Dahlias are definitely the “cream of crop” when it comes to flower gardening. In fact, they have earned the nickname “flower of flowers”. The blooms are so ornamental that they almost look like they are fake flowers. A fully-blossomed dahlia appears to be a piece of art, and artists frequently use their picturesque attribute to add a touch of class to their paintings, sculptures and photographs. Beside their exquisiteness, dahlias have an interesting history, original traits and an abundance of variety. Some gardeners say they are easy to grow, but others claim that cultivating dahlias is quite a task.
History of the Dahlia
The history of dahlias can be tracked back to the mid-1600s when Spanish explorers made drawings of the flowers found in Mexico. They were grown and used by Aztec Indians for medical remedies during the Spanish expedition. In the 1700s, parts of the plant were sent from Mexico to a botanist in a garden in Madrid, Spain. The botanist used the plant parts to cultivate new flowering plants. He named the genus after a reputable Swedish botanist, Andreas Dahl. Since then, the native of Mexico has gained popularity throughout the world and they are a favorite for flower gardens in the United States and Europe. The dahlia is the national flower of Mexico.
Traits of the Flowering Plant
Dahlias are perennial plants, so they will continue to bloom for more than two years, but usually have a longer lifespan. They bloom in the spring and continue to bloom through autumn, until the frost comes. They are a great addition to flower gardens if you like long-blooming flowers. Depending on the species, dahlia plants range from one foot high to six feet tall. The diameter of the flowers is as little as two inches to the big flowers that are twelve inches in diameter.
Dahlias can be started from seeds, as transplants, or grown from the roots. Growing them from transplants or roots is better than growing from seeds because they are hybrids, which means they are grown from a cross-breed of more than one type of plant. They have a tuberous root which means that the root spores into the ground and over time new spores sprout creating new flowers.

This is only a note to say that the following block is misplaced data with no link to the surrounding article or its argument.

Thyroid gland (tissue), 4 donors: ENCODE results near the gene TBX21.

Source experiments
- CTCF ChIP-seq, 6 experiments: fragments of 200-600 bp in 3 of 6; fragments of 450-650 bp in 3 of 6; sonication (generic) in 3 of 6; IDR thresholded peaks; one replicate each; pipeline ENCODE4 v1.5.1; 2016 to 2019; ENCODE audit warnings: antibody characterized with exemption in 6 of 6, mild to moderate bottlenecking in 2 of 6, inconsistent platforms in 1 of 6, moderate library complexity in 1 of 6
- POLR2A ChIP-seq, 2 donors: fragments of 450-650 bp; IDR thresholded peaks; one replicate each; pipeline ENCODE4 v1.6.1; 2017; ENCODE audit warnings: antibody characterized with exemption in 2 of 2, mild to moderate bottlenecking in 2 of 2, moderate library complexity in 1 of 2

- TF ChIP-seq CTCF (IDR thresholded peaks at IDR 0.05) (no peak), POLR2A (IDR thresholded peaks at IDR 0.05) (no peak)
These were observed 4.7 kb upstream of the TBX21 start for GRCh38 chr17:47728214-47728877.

There is an astonishing variety of dahlias. They are cultivated as hybrids, so the assortment of flowers as far as diameter, height and color depend on the curiosity of the breeders. There are lots of species grown from the genus of the dahlia.
There are species of dahlias that produce flowers that are tiny as well as species that produce enormous blooms. The forms of the flowers are countless ranging from pom-poms to peony forms. All dahlias are original and they can’t really be compared to other flowers. Some are daisy-like, some are similar to orchids, and some are like cactus flowers, but really, they are so unique that they can’t be compared. The variety of dahlias is colorful and usually bright, although there are some bronze-tones. The flowers are available in single colors, bi-colored or variegated.
Planting and Care of Dahlias
Planting dahlias is easy; however, they a have a few requirements to be considered when choosing where and when to plant them. Dahlias are sensitive to frost, they require sun, and they have no tolerance for water-logging soil and high winds. When choosing a place to plant them, make sure that the area is not subject to winds and that the area is in the sunlight at least six hours a day. Plant them after the last frost and prepare your soil by composting organic matter to make sure that it is well-draining. If you accommodate these few prerequisites, you can assure that you have the right environment for growing dahlias.
The spacing of the plants depends on the species. If you have the bedding type, they should be planted nine to twelve inches apart. The ones with small flowers, that are bedding plants, should have two feet between them. The large-flowering plants are best spaced three to four feet apart. They will also require support since will be tall, so placing stakes or trellises to tie them do as they grow is a good idea. The tubers should be buried about six inches deep. Making an eight inch hole and refilling it to six inches will allow the root room to grow.
Throughout the growing season, you will need to water the dahlias at least once a week or more often if it is hot. The soil should be kept moist. To increase the size of your flowers, pinching off the side buds will help.
At the end of the autumn, you will need to cut back the plants if you intend to leave them in the ground during the winter. If you have bad winters, you may choose to lift your roots and store them inside. To keep them from dying, they need to be stored in a place that is not less than 35 degrees and not more than 50 degrees and they occasionally need to be sprinkled will water to keep them from drying out. The roots can be replanted in spring.